Chronic Pain

Psychological Causes of Chronic Pain


Chronic pain is a more common symptom for therapy clients than many people may realize. Although it is important to first rule out medical conditions that can lead to chronic pain by talking to a physician, in some cases chronic pain can be a sign of untreated:

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Muscle pain or fatigue, shooting nerve pains, back tension and pain, and headaches are quite typical reactions to unexpressed emotions, needs, or desires. In psychology terms, this is called “somatisation” and may lead to a diagnosis of somatic disorder/pain disorder.

How Psychotherapy Can Help with Chronic Pain


People with chronic pain are often resistant to exploring the possibility that their pain has an emotional root. Sometimes they fear they are being accused of making up the symptoms or causing them on purpose, but as the diagnosis above makes clear, this is not the case with true somatisation. The pain is real, and may be a result of emotions that are literally stuck in the body. Emotions are, in large part, chemicals that released into our muscles and organs, and if they stay there, they can cause very real pain, as real as any pain caused by a medical condition.

People may also fear admitting their pain has emotions roots because it deprives them of the hope that there is a medical cure. Instead, if the pain is emotionally based, it means they must confront the very emotions that they avoided to being with, which is what caused the pain.

Fortunately, confronting those emotions and achieving “catharsis”, the release of pent-up emotion, can provide relief in both the short and long term. Unfortunately, it may not be enough, as emotions held for a long time in the body can actually become primarily physical symptoms and may not always be relieved by emotional release. Talking with a physician about an appropriate exercise regime can provide additional help if this is the case.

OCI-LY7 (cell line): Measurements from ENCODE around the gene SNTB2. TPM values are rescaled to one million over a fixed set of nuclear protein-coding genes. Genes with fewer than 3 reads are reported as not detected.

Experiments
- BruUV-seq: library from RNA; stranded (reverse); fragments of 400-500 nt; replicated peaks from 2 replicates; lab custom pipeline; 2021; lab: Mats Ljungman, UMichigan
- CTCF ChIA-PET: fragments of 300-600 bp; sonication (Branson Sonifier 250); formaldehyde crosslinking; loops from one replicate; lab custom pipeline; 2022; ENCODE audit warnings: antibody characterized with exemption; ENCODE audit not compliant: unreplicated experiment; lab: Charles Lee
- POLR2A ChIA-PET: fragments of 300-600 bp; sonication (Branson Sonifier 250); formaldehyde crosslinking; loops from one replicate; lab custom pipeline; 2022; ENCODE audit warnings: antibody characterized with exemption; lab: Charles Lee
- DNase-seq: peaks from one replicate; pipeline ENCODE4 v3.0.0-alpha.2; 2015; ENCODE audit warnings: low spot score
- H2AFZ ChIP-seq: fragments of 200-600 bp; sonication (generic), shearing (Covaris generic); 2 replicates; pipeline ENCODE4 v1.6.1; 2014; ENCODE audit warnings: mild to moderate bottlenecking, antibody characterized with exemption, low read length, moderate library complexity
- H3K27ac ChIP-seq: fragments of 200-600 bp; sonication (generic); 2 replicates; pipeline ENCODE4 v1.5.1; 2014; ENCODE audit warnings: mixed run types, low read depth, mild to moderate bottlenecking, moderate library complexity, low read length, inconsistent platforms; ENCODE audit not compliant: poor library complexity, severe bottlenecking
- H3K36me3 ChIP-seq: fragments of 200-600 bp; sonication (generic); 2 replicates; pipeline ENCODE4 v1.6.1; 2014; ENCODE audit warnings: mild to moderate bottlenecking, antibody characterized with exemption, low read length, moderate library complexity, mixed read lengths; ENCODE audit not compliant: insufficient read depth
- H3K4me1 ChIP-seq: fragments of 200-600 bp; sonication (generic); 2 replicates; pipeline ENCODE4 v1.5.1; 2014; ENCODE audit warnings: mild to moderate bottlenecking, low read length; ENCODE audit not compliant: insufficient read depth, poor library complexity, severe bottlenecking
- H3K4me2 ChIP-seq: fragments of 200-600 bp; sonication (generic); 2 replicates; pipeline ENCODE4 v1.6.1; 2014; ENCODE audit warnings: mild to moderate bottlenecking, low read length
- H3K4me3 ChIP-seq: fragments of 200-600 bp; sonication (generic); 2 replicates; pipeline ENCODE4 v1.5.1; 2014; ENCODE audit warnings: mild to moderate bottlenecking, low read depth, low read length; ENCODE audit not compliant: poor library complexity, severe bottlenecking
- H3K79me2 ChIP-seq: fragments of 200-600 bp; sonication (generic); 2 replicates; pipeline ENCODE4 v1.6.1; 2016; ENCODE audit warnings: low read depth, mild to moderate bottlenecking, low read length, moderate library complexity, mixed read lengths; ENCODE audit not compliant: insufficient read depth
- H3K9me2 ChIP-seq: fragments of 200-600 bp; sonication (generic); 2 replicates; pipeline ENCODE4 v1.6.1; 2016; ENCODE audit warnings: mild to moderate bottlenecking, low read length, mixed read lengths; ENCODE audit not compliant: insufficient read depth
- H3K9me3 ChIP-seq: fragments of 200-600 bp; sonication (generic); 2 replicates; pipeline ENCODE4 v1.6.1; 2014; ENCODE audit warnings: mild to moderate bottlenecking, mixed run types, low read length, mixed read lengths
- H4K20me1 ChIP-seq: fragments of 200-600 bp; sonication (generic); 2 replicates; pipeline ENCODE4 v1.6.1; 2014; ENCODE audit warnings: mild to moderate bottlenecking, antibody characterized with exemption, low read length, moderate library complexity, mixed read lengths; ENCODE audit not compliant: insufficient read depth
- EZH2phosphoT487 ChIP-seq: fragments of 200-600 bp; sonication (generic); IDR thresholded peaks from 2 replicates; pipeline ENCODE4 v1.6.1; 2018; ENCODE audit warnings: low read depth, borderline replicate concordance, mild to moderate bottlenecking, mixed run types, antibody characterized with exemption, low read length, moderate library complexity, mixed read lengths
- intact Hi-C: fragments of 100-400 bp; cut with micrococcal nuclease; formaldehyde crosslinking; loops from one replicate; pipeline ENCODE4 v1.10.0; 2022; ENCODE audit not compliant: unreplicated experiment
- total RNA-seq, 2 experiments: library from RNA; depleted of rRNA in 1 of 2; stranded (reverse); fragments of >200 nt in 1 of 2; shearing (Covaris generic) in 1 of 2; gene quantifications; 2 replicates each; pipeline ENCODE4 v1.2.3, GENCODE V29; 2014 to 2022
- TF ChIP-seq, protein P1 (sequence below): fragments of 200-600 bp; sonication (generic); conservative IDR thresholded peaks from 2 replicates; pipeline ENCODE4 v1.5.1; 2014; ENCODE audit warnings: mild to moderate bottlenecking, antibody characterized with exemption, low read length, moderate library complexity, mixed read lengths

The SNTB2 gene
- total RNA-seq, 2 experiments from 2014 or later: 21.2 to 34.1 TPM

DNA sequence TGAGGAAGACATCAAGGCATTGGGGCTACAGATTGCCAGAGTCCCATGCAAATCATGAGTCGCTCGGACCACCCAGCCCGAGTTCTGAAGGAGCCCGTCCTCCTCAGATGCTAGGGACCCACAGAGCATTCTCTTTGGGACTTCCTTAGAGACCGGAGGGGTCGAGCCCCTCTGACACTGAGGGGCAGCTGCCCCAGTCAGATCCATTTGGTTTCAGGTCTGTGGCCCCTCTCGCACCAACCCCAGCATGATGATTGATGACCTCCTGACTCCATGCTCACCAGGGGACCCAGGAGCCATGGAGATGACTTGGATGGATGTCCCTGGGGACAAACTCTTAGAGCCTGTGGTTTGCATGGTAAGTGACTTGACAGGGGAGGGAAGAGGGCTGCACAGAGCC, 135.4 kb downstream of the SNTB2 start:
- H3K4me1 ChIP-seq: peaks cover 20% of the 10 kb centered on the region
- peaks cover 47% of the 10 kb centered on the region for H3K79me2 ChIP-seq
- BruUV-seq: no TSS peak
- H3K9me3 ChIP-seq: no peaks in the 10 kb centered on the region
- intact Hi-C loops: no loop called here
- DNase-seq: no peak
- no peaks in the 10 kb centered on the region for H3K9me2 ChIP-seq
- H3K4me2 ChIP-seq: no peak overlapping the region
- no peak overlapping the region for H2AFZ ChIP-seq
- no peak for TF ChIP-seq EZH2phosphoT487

About Chronic Pain


 Several recent surveys point to around 1 in 7 of the UK population having chronic pain. Add to this those actually "affected" by chronic pain then the ratio changes to 1 in 4!

Yet the fight to get timely and effective treatment for your chronic pain is often long and difficult. It is incredible to think that despite the clear evidence provided by the above figures treatment for chronic pain is still one of the most under-funded services within the NHS. Despite the huge amounts of money that have been poured into the NHS by the present government the provision of specialised pain services continues to diminish.

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By being denied early access to such services which have been shown to provide real support for many people with chronic pain it is clear that far too many people experience a devastating long-term impact on their life. Financial hardship caused by the inability to work can and does put severe social and emotional strain on a family. The lack of effective on-going support is often the key factor in preventing them ever getting back into employment.

Chronic pain is just that - chronic - and likely to be with you for the rest of your life. Yet the truth can be and often is somewhat different as with the right treatment,support and your own determination to live your life to the full so much can be achieved.

Getting good advice and support at an early stage is critical. There is so much you can do whilst living with chronic pain. If you have not done so already why not take that first step? Good luck!



Fibromyalgia


Fibromyalgia is a condition associated with widespread chronic pain, fatigue, memory problems and mood changes. Fibromyalgia affects up to 4 percent of the U.S. population, and it occurs more commonly in women than in men. The average age of onset is between 30 to 50 years old. Fibromyalgia is not a disease, but a constellation of symptoms that can be managed.

Fibromyalgia can occur by itself but also can occur in people with various forms of arthritis or related diseases such as osteoarthritis, rheumatoid arthritis or lupus.

Although symptoms may vary in intensity, the overall condition rarely worsens over time. In a small study that traced how people with fibromyalgia felt 10 years after diagnosis, the study authors found that although symptoms may persist, many people felt better with treatment and time.

The cause of fibromyalgia is unknown, but is thought to be due to abnormalities in central nervous system function, leading to an “amplification” of normal pain signals.

It is as if the volume control is set too high in the nerves in a person’s body so things that wouldn’t cause pain in most people do cause pain in people with fibromyalgia. Fibromyalgia cannot be diagnosed with laboratory tests. The results of X-rays and blood tests are normal. Therefore, the diagnosis is based on a careful history and physical examination.